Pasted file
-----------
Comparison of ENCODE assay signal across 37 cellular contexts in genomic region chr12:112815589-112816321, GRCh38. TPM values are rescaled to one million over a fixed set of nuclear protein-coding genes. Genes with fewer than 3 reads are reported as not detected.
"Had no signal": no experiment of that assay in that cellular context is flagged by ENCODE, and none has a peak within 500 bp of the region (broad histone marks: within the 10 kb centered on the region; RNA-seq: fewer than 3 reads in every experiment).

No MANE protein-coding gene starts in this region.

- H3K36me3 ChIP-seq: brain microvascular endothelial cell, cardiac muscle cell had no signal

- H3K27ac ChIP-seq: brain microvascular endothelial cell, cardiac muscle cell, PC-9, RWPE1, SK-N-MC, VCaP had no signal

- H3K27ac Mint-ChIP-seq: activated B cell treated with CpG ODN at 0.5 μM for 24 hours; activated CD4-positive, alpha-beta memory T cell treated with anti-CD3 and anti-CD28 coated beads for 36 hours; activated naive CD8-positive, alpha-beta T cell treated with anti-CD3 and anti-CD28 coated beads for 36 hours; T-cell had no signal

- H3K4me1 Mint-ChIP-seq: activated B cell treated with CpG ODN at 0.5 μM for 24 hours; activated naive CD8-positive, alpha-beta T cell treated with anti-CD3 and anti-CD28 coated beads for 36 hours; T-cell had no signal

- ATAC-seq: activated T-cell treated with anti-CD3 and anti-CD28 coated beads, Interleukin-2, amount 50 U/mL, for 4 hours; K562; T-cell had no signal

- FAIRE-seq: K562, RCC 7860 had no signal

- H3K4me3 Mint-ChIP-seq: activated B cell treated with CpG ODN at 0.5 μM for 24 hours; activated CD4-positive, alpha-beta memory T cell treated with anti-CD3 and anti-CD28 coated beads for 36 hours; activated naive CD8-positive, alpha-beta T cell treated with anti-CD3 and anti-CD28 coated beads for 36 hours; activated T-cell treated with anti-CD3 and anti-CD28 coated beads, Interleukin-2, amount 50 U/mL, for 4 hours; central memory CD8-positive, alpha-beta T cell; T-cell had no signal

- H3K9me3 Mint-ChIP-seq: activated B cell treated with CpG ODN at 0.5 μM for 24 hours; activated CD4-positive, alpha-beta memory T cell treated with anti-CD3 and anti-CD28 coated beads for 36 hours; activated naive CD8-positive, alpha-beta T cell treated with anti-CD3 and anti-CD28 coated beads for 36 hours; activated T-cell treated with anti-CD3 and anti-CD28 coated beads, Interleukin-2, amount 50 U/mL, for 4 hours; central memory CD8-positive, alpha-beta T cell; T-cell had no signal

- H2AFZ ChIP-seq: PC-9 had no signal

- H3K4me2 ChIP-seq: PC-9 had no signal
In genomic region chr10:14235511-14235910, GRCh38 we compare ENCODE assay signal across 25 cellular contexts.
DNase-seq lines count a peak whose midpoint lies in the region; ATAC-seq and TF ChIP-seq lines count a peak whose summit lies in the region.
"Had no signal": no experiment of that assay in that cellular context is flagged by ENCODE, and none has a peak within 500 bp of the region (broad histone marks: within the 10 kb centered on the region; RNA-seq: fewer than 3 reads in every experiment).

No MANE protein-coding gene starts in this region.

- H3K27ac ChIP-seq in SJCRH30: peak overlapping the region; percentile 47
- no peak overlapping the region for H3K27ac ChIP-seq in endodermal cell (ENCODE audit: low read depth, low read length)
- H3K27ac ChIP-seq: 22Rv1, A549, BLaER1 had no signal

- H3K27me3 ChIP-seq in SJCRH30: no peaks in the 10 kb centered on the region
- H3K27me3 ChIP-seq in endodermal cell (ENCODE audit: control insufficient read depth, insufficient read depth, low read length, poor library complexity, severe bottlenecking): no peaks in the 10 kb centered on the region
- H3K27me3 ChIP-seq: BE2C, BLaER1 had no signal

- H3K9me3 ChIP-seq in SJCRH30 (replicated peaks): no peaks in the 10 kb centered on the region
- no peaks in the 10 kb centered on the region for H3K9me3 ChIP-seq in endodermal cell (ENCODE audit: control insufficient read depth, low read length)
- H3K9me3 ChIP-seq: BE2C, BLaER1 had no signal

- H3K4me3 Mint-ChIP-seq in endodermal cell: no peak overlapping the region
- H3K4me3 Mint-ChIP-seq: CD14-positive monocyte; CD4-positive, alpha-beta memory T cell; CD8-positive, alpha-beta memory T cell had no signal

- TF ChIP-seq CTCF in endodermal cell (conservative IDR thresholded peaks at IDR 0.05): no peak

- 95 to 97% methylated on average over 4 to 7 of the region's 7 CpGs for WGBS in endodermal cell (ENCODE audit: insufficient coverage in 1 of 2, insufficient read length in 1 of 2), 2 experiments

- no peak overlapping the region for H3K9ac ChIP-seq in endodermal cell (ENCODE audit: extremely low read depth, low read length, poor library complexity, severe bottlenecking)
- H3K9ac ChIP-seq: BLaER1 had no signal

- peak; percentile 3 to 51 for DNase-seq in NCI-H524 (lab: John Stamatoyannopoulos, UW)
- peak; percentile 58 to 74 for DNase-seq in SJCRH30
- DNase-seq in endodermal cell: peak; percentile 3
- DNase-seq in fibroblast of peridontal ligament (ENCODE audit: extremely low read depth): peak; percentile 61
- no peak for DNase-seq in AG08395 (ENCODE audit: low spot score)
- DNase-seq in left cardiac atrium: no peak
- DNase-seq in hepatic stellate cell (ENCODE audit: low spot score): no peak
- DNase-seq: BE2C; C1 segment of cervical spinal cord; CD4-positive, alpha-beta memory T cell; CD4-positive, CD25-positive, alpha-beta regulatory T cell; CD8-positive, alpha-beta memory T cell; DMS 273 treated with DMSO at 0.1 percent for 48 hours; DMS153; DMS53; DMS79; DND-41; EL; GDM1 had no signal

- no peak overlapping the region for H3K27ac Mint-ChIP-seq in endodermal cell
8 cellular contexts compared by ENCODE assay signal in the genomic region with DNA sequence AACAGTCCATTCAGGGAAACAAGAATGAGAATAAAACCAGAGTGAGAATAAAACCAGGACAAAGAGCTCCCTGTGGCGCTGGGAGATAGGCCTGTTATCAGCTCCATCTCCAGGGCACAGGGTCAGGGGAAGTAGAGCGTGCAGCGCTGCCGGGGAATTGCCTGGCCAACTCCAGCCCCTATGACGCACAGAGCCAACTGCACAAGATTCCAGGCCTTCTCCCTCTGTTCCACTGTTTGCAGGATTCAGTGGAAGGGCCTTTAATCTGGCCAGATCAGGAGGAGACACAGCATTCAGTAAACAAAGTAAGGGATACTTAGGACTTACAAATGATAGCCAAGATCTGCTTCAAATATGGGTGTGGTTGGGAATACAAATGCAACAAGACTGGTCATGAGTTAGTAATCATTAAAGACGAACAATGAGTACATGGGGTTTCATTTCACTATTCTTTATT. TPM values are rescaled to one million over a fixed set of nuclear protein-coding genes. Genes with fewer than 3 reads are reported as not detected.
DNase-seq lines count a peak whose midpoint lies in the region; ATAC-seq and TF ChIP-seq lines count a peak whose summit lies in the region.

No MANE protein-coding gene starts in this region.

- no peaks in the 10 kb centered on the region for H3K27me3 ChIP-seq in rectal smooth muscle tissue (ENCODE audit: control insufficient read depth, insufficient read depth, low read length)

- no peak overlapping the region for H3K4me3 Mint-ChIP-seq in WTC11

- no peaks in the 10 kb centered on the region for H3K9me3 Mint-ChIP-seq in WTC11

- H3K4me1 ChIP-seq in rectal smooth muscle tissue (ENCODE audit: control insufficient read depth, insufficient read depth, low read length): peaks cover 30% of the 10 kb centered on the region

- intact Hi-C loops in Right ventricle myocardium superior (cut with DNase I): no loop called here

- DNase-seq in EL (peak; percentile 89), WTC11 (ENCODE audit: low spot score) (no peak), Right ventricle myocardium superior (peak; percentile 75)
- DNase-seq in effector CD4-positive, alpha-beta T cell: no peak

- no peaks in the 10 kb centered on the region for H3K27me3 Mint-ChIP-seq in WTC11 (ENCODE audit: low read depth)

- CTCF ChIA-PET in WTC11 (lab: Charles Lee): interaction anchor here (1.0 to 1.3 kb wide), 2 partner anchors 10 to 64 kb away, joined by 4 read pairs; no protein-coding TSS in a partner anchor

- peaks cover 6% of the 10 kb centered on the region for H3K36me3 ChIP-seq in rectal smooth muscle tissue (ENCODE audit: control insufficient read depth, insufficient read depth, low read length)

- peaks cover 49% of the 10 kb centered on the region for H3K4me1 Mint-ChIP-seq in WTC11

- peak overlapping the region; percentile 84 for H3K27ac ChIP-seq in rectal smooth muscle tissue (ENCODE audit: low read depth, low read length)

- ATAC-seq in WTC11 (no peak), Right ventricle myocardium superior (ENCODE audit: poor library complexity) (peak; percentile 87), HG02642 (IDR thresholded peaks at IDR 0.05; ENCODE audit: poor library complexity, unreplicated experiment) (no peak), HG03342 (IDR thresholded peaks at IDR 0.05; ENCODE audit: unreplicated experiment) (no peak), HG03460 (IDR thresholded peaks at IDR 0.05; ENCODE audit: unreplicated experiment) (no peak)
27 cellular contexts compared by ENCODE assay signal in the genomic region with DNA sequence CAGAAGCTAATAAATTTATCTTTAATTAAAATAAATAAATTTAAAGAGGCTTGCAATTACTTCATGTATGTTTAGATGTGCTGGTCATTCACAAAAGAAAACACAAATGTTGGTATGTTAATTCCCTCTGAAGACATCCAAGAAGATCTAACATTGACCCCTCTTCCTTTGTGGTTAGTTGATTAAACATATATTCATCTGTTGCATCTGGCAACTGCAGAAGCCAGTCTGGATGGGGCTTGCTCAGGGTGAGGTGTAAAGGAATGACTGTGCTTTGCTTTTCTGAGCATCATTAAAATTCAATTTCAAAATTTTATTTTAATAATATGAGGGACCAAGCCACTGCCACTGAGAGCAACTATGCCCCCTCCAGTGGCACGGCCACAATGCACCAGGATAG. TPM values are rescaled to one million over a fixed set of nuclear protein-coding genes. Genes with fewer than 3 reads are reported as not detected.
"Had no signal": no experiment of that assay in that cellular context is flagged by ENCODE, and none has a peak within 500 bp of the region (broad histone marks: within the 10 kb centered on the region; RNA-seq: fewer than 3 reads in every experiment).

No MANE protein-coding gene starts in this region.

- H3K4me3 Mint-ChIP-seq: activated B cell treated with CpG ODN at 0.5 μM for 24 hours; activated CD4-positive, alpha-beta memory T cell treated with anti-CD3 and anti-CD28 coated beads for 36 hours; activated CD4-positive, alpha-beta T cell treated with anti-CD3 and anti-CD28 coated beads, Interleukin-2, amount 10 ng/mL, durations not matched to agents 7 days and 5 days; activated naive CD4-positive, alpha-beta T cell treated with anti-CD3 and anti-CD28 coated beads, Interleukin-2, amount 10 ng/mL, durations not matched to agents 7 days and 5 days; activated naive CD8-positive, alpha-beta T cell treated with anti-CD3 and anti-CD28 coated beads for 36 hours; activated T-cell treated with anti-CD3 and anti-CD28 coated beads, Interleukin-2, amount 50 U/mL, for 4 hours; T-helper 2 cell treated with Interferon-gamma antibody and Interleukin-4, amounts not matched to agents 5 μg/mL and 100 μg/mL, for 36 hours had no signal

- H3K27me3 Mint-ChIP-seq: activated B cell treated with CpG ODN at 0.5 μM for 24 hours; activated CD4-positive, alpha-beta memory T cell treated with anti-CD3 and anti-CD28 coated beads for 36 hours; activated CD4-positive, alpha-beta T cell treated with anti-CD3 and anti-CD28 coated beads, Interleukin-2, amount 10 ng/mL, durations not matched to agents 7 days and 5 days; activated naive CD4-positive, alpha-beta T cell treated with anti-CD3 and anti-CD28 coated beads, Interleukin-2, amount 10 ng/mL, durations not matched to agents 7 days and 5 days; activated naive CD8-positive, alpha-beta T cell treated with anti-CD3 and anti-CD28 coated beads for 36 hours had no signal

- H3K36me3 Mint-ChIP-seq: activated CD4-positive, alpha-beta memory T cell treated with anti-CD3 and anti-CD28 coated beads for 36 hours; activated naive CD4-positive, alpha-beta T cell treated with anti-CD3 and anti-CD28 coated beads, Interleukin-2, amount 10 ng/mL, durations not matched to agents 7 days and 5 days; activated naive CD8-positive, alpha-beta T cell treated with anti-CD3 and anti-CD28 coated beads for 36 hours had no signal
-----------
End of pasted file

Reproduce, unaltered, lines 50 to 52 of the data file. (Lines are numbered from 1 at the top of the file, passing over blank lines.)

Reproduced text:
- DNase-seq in EL (peak; percentile 89), WTC11 (ENCODE audit: low spot score) (no peak), Right ventricle myocardium superior (peak; percentile 75)
- DNase-seq in effector CD4-positive, alpha-beta T cell: no peak

- no peaks in the 10 kb centered on the region for H3K27me3 Mint-ChIP-seq in WTC11 (ENCODE audit: low read depth)